Tuesday, July 24, 2012

On Daniel Tosh and Progressivism...progressism?...something

I’m sure glad this Daniel Tosh thing happened.

It’s got people talking and that’s important, I suppose. Whether anything good comes out of it…that will come down to how well people listen.

As a stand-up comic myself, my first reaction was to empathize with Tosh because I know what it's like to be...well, not in that EXACT situation, but dealing with an unexpected response, dealing with having said the wrong thing and regretting it, or having folks react badly to something I've said.

With all that said, if you narrow the subject to rape jokes specifically, I think that a lot of comics and comedy fans could stand to listen and think a little deeper about what the "rape joke critics" are saying. I thought the Jezebel article here articulated things pretty well.

I'm hoping the Tosh incident turns into an opportunity to make it clear why the people who were offended were upset instead of "They're trying to take our rape jokes away"

It’s difficult. My own jokes are…less than sterling when it comes to racism, sexism, or homophobia. I’ve made peace with that for the most part, but while I’m not bothered by the -isms that I know are there, it’s the stuff that sneaks in unawares that bothers me.

Interestingly, dealing with my own prejudices when joke writing has helped me. Its forced me to go into different directions when writing, to explore my own ambivalence, and given me new takes on old material (Whether or not it works on stage determines whether or not I keep any of it, but still...).

Who knew that examining your assumptions could make you a better stand-up comic?

OLAVE ROKNE and I have exchanged Facebook status updates over the situation. One of my comments to him summed up how I feel about mixing comedy with social justice:

To a degree, social justice and comedy serve two different masters. One is trying to bring about the world we want and the other is telling the truth about the world we have. They flirt with each other, but try and marry them and they'll both be miserable. For me it's about trying to be a good friend to both, while not taking sides when one is telling me what jerk the other is."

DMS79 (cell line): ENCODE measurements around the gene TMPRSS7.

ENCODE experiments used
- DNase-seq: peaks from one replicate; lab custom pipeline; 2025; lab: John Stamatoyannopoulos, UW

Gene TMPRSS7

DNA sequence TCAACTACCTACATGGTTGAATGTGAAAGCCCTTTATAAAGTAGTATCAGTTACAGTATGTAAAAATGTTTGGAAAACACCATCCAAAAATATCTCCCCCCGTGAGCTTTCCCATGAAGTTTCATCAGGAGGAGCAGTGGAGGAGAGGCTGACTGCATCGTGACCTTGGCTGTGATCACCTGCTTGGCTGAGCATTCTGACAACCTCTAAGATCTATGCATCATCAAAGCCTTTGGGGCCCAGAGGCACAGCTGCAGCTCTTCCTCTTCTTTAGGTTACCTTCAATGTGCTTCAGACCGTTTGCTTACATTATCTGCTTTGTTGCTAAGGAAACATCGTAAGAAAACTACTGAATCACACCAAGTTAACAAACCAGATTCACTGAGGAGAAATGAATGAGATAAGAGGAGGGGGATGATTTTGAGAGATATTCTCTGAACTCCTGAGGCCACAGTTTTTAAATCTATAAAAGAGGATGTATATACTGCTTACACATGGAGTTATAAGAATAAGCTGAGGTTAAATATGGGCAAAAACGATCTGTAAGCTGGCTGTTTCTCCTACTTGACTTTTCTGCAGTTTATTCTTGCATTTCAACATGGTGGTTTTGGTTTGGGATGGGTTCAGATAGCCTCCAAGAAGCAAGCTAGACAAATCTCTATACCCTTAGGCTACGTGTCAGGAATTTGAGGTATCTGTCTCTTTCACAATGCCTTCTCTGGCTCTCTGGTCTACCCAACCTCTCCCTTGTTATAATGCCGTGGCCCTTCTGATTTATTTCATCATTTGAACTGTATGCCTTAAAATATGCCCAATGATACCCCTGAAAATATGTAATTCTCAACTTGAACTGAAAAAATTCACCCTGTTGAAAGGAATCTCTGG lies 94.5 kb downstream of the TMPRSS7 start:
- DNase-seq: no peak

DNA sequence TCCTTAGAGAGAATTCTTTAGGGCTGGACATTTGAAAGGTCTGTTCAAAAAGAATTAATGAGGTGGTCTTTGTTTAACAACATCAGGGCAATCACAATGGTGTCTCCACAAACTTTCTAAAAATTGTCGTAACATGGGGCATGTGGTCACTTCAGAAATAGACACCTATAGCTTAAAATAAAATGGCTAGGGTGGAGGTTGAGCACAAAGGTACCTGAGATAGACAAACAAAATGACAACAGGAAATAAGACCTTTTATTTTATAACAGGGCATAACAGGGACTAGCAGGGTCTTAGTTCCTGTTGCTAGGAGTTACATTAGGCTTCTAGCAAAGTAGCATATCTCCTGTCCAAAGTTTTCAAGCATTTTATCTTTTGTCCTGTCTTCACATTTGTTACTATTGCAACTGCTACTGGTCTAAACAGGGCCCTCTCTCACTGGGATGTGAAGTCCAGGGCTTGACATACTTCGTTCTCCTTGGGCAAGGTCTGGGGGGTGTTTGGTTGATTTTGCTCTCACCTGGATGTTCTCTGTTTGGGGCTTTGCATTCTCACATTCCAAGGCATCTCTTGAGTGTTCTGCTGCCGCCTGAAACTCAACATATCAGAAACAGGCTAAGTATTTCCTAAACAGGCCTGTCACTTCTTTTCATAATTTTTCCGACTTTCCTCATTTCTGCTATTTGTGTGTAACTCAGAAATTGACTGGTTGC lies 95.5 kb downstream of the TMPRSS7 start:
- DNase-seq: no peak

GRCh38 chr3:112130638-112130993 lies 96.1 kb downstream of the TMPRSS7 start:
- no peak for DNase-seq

I myself am a fairly ambivalent when it comes to social justice. I support it politically and intellectually, but in my personal life, I can be exactly as conservative you would expect when hearing the worlds “38-year old straight white male.” In essence, I’m willing to both vote and pay lip service to progressivism so long as I don’t actually have to give anything up.

So why ally myself with the political left at all?

Three reasons

1 - I want to be seen as the NICE white guy. I want sassy gay multi-racial friends to tell me how much better I am than those other white straight males. Plus, I’m sexually attracted to counter-culture type women and those sex pozzie types are wild in the sack, amirite?

2 - Frustrated entitlement. I’m straight. I’m white. I’m male. Why should I be begging for guest spots on Wednesday nights instead of ordering drone strikes and doing rich person things? Being successful was supposed to be my birthright. And if I didn’t get what I want simply by virtue of being straight and white and male, I so no reason why those other straight white guys should either.

3 - Because generally, especially on social issues, I agree with them.

Probably I should have put that third reason first.

Some might call me a hypocrite. I prefer the term “complex“ myself. I like to think the tension between who I am and who I want to be makes me interesting and compelling. Your mileage may vary, I suppose.

The thing is though none of these reasons were conscious choices on my part. I would never have realized what they were had the Tosh incident and ensuing discussion not propelled me look at them.

We hear what people say and we think we know what they believe. We hear what people believe and we think we know who they are. We judge comics for the things they say onstage, co-workers for the things they tell us in the break room, partners for words we hear (and sometimes mishear) in the throes of emotion.

But we don’t learn about others--or even ourselves--by what they say. We learn by how well we listen.

Dan's writing on Dating and relationships can be found at thegatewayboyfriend.blogspot.com

Check out this link for information on how to get Dan's Dating for Shy Guys ebook

August 19 - RCW Freakshow (featuring Scott Steiner), Union Hall, Edmonton
August 25 - RCW Assault Darlene Fowler Memorial Show), Glengarry Community Hall, Edmonton

Monday, July 09, 2012

My Weekend

Participated in the Edmonton Slutwalk again this year. It's a good cause, and one that's close to my heart. As someone who believes everyone deserves healthy, happy romantic and sexual relationships, it was hard to hear the stories of those who have been assaulted.

My heart goes out to them and anybody else who has been touched by sexual violence.

As with last year, my sense of amusement didn't take any time off. This time I was amused to note that the Slutwalk ended in Churchill Square where the Street Perfomer's festival was in full swing.

Worlds collide.

Social Justice...meet Irving the Human Beatbox.

Not my first entertaining moment in Churchill Square this summer. The last one happened at the Pride Festival a couple weeks ago. You haven't live until you've heard Van Halen's "Eruption" played on the bagpipes.
Dan's writing on Dating and relationships can be found at thegatewayboyfriend.blogspot.com

Check out this link for information on how to get Dan's Dating for Shy Guys ebook

July 14 - Glengarry Community Hall, Edmonton